- 1655 (Meireki 1): The new ambassador of Korea, arrived in Japan.
- March 2–3, 1657 (Meireki 3, 18–19th days of the 1st month): Great Fire of Meireki: The city of Edo was devastated by a violent fire.
- 1659 (Manji 5): In Edo, construction begins on the Ryōgoku Bridge (ryōgokubashi).
- 1661 (Manji 6): Imperial Palace in Kyoto is burnt to the ground; and the Gekū at Yamada was seriously damaged by fire.
- March 20, 1662 (Kanbun 2, 1st day of the 2nd month): There was a violent earthquake in Kyoto which destroyed the tomb of the Taiko, Toyotomi Hideyoshi.
- 1662 (Kanbun 2): Emperor Gosai ordered Tosa Hiromichi 土佐広通 (1561–1633), a Tosa-school disciple, to adopt the name Sumiyoshi (probably in reference to a 13th-century painter, Sumiyoshi Keinin 住吉慶忍), upon assuming a position as official painter for the Sumiyoshi Taisha 住吉大社).
- March 5, 1663 (Kanbun 3, 26th day of the 1st month): Emperor Go-Sai abdicated, which meant that the Prince Satohito received the succession (senso). Shortly thereafter, Emperor Reigen formally acceded to the throne (sokui).
After abdicating, Go-sai put his heart into scholarship and he left behind many books, including the "Water and Sun Collection" (Suinichishū, 水日集). He was talented in waka; and he had a profound understanding of the classics.
During his reign, because of great fires at the Grand Ise Shrine, Osaka Castle, and the Imperial Palace, among others, the Great Meireki Fire, earthquakes in the region, and because of repeated floods, many people blamed the Emperor, saying he lacked moral virtue.
- March 26, 1685 (Jōkyō 2, 22nd day of the 2nd month): Former-Emperor Go-Sai died; and a great comet was observed crossing the night sky.
Emperor Go-Sai is enshrined in the imperial mausoleum, Tsuki no wa no misasagi, at Sennyū-ji in Higashiyama-ku, Kyoto. Also enshrined are Go-Sai's immediate predecessors, Emperor Go-Mizunoo, Empress Meishō and Go-Kōmyō. Go-Sai's immediate Imperial successors, including Reigen, Higashiyama, Nakamikado, Sakuramachi, Momozono, Go-Sakuramachi and Go-Momozono, are enshrined here as well.
At the Kitano Shrine, a tablet over the Chu-mon entryway reads tenmangu in the calligraphy of Emperor Go-sai.
Kugyō (公卿) is a collective term for the very few most powerful men attached to the court of the Emperor of Japan in pre-Meiji eras. Even during those years in which the court's actual influence outside the palace walls was minimal, the hierarchic organization persisted.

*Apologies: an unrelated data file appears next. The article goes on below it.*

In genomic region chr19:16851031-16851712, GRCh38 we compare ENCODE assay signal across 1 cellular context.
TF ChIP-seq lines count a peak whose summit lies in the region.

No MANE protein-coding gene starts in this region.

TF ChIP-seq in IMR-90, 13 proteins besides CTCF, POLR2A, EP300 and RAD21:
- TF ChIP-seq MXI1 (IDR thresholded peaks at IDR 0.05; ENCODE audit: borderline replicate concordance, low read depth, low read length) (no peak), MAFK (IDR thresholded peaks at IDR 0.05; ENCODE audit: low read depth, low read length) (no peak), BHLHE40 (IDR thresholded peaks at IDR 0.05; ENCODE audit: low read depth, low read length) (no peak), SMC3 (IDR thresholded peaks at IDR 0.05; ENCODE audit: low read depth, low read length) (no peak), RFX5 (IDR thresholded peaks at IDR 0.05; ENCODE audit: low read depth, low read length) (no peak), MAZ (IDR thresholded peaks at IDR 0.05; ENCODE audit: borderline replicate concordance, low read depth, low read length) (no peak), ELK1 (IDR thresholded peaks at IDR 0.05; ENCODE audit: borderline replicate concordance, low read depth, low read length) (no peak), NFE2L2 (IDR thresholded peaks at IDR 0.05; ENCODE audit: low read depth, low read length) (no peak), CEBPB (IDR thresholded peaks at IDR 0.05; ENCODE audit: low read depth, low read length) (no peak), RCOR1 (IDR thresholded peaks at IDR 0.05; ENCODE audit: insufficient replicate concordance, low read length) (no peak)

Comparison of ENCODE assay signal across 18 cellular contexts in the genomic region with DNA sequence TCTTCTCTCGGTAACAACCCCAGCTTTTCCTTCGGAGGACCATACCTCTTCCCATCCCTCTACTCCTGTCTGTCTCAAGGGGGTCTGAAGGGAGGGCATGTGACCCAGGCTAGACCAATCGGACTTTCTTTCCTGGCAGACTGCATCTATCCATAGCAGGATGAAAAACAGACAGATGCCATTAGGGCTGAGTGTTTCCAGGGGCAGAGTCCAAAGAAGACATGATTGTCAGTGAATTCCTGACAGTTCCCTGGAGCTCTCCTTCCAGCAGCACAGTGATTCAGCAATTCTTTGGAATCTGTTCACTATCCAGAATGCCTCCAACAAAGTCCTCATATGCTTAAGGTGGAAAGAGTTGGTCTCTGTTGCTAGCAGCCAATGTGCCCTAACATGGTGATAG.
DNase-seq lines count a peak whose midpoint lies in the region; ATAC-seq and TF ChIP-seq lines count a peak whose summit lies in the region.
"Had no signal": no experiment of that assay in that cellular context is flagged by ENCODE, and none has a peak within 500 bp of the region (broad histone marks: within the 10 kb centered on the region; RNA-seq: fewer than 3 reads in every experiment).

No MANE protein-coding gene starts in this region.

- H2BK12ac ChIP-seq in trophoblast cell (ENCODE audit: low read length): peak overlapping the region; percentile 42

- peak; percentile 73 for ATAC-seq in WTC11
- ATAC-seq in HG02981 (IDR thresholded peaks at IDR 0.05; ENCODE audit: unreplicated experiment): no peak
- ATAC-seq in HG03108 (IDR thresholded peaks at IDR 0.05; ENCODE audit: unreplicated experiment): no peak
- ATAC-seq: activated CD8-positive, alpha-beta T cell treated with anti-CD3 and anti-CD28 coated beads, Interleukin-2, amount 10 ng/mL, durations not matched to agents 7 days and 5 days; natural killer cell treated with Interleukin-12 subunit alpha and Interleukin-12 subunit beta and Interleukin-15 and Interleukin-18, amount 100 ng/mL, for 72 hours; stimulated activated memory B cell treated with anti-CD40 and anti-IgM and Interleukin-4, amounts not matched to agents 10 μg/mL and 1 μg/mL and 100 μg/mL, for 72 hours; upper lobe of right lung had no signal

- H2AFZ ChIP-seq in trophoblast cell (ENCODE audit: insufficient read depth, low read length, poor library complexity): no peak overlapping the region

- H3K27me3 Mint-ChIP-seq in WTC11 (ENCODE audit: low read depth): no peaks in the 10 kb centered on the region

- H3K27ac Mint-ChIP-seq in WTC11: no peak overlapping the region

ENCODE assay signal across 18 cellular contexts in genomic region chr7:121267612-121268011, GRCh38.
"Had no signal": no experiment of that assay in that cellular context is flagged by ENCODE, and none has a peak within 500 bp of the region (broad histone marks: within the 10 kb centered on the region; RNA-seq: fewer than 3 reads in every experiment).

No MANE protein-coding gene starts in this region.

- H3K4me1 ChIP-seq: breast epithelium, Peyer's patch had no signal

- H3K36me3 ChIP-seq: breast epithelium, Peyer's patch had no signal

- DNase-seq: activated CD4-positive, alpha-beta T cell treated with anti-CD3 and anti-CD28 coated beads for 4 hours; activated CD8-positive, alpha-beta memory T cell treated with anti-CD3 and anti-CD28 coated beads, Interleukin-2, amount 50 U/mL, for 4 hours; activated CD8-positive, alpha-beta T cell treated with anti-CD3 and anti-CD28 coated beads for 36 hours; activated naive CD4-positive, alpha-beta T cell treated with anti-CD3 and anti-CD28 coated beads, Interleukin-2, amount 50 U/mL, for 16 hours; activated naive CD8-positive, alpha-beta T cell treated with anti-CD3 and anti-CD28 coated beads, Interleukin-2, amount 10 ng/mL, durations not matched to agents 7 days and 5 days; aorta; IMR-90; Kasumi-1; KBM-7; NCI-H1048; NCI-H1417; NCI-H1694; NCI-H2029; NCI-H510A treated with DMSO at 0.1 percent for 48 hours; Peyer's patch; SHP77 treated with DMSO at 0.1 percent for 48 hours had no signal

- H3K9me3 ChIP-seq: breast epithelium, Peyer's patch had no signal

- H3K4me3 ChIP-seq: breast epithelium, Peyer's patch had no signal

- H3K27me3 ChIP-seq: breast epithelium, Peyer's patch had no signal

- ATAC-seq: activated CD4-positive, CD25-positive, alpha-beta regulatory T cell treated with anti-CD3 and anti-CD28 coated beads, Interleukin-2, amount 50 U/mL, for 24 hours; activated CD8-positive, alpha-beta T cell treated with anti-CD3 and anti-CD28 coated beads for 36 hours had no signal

In general, this elite group included only three to four men at a time. These were hereditary courtiers whose experience and background would have brought them to the pinnacle of a life's career. During Go-Sai's reign, this apex of the Daijō-kan included:
Eras of Go-Sai-tennō's reign
|Ancestors of Emperor Go-Sai|
- Imperial Household Agency (Kunaichō): 後西天皇 (111)
- Ponsonby-Fane, Richard. (1959). The Imperial House of Japan, pp. 116.
- Titsingh, Isaac. (1834). Annales des empereurs du japon, p. 413.
- Ponsonby-Fane, p. 9.
- Ponsonby-Fane, p. 116.
- Titsingh, p. 413. A distinct act of senso is unrecognized prior to Emperor Tenji; and all sovereigns except Jitō, Yōzei, Go-Toba, and Fushimi have senso and sokui in the same year until the reign of Emperor Go-Murakami – see Varley, H. Paul. (1980).Jinnō Shōtōki, p. 44.
- Meyer, Eva-Maria. (1999). Japans Kaiserhof in der Edo-Zeit, p. 186.
- "Sumiyoshi" in Japanese Architecture and Art Net Users System (JAANUS} Internet article (in English)
- Titsingh, p. 414.
- Titsingh, p. 415.
- Ponsonby-Fane, p. 423.
- Martin, John. (2002). Kyoto: A Cultural Guide to Japan's Ancient Imperial City, pp. 287–288.
- "Genealogy". Reichsarchiv. Retrieved 20 January 2018. (in Japanese)
- Martin, John H. and Phyllis G. Martin. (2002). Kyoto: A Cultural Guide to Japan's Ancient Imperial City. Tokyo:Tuttle Publishing. ISBN 978-0-8048-1955-8; OCLC 243831939
- Meyer, Eva-Maria. (1999). Japans Kaiserhof in der Edo-Zeit: unter besonderer Berücksichtigung der Jahre 1846 bis 1867. Münster: LIT Verlag. ISBN 978-3-8258-3939-0; OCLC 42041594
- Ponsonby-Fane, Richard Arthur Brabazon. (1959). The Imperial House of Japan. Kyoto: Ponsonby Memorial Society. OCLC 194887
- Titsingh, Isaac. (1834). Nihon Ōdai Ichiran; ou, Annales des empereurs du Japon. Paris: Royal Asiatic Society, Oriental Translation Fund of Great Britain and Ireland. OCLC 5850691
- Varley, H. Paul. (1980). Jinnō Shōtōki: A Chronicle of Gods and Sovereigns. New York: Columbia University Press. ISBN 978-0-231-04940-5; OCLC 59145842
- National Museum of Japanese History – see example of Emperor Go-sai's calligraphy
| Emperor of Japan: